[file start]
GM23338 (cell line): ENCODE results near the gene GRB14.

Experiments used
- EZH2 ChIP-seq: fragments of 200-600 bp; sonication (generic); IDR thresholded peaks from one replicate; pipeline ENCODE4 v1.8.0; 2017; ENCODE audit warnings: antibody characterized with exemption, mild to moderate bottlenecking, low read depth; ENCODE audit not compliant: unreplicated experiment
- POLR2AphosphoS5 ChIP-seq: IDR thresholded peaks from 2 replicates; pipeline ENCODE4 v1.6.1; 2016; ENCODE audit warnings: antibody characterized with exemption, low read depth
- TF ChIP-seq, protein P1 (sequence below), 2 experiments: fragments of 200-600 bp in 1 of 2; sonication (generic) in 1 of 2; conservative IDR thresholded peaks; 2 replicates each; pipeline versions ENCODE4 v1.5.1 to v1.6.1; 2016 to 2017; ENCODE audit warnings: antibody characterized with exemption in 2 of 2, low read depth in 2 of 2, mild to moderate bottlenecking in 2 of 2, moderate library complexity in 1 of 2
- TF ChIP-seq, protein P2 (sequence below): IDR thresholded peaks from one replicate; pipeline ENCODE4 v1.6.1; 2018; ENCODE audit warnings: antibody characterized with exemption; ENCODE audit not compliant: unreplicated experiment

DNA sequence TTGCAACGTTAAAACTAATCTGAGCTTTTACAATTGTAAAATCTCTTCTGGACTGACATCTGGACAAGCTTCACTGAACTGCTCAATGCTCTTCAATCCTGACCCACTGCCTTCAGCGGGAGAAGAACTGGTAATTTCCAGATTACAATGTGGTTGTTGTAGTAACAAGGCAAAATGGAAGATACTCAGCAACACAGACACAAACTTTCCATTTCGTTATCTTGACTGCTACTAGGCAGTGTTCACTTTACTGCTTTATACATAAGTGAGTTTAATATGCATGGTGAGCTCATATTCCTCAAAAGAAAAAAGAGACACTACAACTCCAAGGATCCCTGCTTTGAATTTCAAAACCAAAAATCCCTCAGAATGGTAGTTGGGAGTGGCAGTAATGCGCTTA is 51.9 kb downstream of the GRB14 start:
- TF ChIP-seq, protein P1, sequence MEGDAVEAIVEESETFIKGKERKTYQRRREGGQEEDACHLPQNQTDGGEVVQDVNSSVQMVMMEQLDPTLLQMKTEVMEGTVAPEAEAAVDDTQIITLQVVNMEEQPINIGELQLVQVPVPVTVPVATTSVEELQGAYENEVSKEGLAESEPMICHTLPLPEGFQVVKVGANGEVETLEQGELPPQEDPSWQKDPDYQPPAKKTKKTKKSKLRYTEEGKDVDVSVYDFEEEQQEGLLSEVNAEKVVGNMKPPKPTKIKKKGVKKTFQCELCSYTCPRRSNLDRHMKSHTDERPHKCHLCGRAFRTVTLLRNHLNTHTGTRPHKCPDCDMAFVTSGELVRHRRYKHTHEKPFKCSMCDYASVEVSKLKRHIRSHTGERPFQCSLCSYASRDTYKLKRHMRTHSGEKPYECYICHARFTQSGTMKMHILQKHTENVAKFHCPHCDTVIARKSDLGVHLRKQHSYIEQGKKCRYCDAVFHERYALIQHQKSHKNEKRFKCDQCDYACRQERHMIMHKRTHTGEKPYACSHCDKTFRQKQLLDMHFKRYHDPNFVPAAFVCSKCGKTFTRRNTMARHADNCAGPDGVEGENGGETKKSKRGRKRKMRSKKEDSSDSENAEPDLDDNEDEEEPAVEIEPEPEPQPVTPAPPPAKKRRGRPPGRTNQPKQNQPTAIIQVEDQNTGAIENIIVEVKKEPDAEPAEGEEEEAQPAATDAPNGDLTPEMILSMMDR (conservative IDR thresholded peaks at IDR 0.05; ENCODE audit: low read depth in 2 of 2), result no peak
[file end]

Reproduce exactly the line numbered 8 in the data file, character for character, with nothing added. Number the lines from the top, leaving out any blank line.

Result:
- TF ChIP-seq, protein P1, sequence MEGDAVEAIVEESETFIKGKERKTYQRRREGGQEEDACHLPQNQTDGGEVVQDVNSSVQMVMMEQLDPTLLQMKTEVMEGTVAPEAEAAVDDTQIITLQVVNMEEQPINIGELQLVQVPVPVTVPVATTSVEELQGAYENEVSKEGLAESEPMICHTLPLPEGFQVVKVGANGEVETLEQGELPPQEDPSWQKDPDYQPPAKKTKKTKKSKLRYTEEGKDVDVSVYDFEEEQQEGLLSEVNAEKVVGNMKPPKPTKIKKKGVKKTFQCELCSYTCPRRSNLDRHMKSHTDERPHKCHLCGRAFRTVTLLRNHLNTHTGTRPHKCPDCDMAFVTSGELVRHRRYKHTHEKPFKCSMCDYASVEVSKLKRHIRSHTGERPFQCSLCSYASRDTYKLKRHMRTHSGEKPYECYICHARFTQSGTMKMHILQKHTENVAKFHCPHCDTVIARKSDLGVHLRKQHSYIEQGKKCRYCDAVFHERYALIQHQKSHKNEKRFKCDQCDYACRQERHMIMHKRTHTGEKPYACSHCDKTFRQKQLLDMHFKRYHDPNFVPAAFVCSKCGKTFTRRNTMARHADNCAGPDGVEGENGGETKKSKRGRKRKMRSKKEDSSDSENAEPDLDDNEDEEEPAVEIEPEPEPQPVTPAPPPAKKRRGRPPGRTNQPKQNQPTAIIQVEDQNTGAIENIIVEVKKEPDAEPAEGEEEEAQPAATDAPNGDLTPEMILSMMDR (conservative IDR thresholded peaks at IDR 0.05; ENCODE audit: low read depth in 2 of 2), result no peak